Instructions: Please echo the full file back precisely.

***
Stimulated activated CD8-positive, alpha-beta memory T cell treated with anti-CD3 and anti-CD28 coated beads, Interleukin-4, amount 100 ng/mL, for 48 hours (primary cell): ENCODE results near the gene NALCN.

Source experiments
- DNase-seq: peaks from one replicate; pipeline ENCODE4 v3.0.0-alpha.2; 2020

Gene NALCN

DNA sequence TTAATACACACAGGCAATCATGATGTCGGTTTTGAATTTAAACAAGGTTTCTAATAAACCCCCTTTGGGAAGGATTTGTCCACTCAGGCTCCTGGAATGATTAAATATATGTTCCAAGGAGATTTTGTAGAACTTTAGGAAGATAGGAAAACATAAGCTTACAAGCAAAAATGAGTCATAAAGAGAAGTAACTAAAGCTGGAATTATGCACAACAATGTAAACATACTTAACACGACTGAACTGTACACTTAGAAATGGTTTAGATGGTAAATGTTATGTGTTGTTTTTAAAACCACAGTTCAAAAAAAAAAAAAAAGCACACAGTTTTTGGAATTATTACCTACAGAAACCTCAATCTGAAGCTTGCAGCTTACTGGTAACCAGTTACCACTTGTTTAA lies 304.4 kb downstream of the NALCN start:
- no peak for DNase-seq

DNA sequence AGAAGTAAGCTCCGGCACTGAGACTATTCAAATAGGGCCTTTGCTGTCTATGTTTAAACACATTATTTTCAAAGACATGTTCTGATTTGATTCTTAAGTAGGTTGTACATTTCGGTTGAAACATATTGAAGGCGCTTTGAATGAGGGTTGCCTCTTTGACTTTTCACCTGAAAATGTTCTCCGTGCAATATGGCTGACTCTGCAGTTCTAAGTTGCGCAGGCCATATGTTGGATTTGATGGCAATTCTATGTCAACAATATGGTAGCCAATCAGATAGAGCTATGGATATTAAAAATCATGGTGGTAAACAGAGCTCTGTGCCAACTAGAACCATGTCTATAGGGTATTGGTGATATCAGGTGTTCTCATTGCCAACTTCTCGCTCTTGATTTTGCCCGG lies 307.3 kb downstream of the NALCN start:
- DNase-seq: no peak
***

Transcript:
Stimulated activated CD8-positive, alpha-beta memory T cell treated with anti-CD3 and anti-CD28 coated beads, Interleukin-4, amount 100 ng/mL, for 48 hours (primary cell): ENCODE results near the gene NALCN.

Source experiments
- DNase-seq: peaks from one replicate; pipeline ENCODE4 v3.0.0-alpha.2; 2020

Gene NALCN

DNA sequence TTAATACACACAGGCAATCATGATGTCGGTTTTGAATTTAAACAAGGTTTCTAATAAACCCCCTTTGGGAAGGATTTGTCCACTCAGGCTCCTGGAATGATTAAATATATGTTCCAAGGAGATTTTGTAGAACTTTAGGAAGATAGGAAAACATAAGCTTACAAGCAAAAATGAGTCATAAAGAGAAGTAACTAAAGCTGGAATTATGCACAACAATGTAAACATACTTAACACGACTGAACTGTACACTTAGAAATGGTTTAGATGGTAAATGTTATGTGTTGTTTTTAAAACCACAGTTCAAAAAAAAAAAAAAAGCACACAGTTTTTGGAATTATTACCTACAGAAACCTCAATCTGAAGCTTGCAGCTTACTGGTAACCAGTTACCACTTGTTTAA lies 304.4 kb downstream of the NALCN start:
- no peak for DNase-seq

DNA sequence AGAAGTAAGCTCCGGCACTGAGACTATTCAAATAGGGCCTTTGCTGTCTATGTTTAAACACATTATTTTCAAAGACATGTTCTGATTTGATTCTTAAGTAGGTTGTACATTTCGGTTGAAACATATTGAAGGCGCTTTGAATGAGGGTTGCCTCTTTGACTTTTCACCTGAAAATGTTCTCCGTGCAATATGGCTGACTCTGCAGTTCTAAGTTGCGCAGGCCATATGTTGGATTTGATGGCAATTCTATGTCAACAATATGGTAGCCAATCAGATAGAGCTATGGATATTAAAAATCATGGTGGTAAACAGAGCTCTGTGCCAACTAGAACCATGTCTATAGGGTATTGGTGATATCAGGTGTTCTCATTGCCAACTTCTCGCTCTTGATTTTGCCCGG lies 307.3 kb downstream of the NALCN start:
- DNase-seq: no peak